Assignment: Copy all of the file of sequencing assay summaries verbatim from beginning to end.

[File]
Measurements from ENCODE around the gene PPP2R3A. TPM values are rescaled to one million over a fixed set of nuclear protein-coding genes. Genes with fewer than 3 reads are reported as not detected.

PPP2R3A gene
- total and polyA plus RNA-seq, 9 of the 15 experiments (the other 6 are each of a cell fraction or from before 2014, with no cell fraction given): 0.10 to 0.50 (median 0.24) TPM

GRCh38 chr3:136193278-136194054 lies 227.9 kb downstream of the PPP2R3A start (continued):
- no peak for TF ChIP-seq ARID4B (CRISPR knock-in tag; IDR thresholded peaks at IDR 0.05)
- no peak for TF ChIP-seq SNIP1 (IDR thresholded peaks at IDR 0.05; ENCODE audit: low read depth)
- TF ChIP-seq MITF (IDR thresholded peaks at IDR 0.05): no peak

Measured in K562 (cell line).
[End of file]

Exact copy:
Measurements from ENCODE around the gene PPP2R3A. TPM values are rescaled to one million over a fixed set of nuclear protein-coding genes. Genes with fewer than 3 reads are reported as not detected.

PPP2R3A gene
- total and polyA plus RNA-seq, 9 of the 15 experiments (the other 6 are each of a cell fraction or from before 2014, with no cell fraction given): 0.10 to 0.50 (median 0.24) TPM

GRCh38 chr3:136193278-136194054 lies 227.9 kb downstream of the PPP2R3A start (continued):
- no peak for TF ChIP-seq ARID4B (CRISPR knock-in tag; IDR thresholded peaks at IDR 0.05)
- no peak for TF ChIP-seq SNIP1 (IDR thresholded peaks at IDR 0.05; ENCODE audit: low read depth)
- TF ChIP-seq MITF (IDR thresholded peaks at IDR 0.05): no peak

Measured in K562 (cell line).